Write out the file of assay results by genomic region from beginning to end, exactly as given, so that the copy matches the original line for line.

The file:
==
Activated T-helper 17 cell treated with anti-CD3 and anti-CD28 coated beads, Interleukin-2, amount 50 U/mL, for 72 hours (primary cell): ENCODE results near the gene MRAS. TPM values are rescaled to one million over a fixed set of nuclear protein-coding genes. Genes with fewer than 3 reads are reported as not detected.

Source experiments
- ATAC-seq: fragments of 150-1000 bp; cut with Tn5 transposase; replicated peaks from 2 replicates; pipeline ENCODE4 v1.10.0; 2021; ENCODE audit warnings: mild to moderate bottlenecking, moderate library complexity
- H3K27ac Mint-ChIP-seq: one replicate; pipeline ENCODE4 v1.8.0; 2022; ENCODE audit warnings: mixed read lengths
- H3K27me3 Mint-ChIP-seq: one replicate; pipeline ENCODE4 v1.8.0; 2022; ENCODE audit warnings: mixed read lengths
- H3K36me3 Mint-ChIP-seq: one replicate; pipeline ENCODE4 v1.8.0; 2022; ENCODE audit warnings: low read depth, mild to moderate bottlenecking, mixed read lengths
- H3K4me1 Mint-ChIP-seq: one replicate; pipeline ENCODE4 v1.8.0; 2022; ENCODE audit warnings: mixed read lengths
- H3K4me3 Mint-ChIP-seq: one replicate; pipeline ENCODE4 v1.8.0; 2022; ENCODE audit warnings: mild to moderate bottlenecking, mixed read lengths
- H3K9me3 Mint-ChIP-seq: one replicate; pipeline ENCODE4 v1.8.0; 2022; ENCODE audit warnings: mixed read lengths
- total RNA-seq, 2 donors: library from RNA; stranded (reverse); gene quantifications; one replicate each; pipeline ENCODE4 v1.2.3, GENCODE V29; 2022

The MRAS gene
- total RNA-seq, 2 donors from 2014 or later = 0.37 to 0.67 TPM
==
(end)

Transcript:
Activated T-helper 17 cell treated with anti-CD3 and anti-CD28 coated beads, Interleukin-2, amount 50 U/mL, for 72 hours (primary cell): ENCODE results near the gene MRAS. TPM values are rescaled to one million over a fixed set of nuclear protein-coding genes. Genes with fewer than 3 reads are reported as not detected.

Source experiments
- ATAC-seq: fragments of 150-1000 bp; cut with Tn5 transposase; replicated peaks from 2 replicates; pipeline ENCODE4 v1.10.0; 2021; ENCODE audit warnings: mild to moderate bottlenecking, moderate library complexity
- H3K27ac Mint-ChIP-seq: one replicate; pipeline ENCODE4 v1.8.0; 2022; ENCODE audit warnings: mixed read lengths
- H3K27me3 Mint-ChIP-seq: one replicate; pipeline ENCODE4 v1.8.0; 2022; ENCODE audit warnings: mixed read lengths
- H3K36me3 Mint-ChIP-seq: one replicate; pipeline ENCODE4 v1.8.0; 2022; ENCODE audit warnings: low read depth, mild to moderate bottlenecking, mixed read lengths
- H3K4me1 Mint-ChIP-seq: one replicate; pipeline ENCODE4 v1.8.0; 2022; ENCODE audit warnings: mixed read lengths
- H3K4me3 Mint-ChIP-seq: one replicate; pipeline ENCODE4 v1.8.0; 2022; ENCODE audit warnings: mild to moderate bottlenecking, mixed read lengths
- H3K9me3 Mint-ChIP-seq: one replicate; pipeline ENCODE4 v1.8.0; 2022; ENCODE audit warnings: mixed read lengths
- total RNA-seq, 2 donors: library from RNA; stranded (reverse); gene quantifications; one replicate each; pipeline ENCODE4 v1.2.3, GENCODE V29; 2022

The MRAS gene
- total RNA-seq, 2 donors from 2014 or later = 0.37 to 0.67 TPM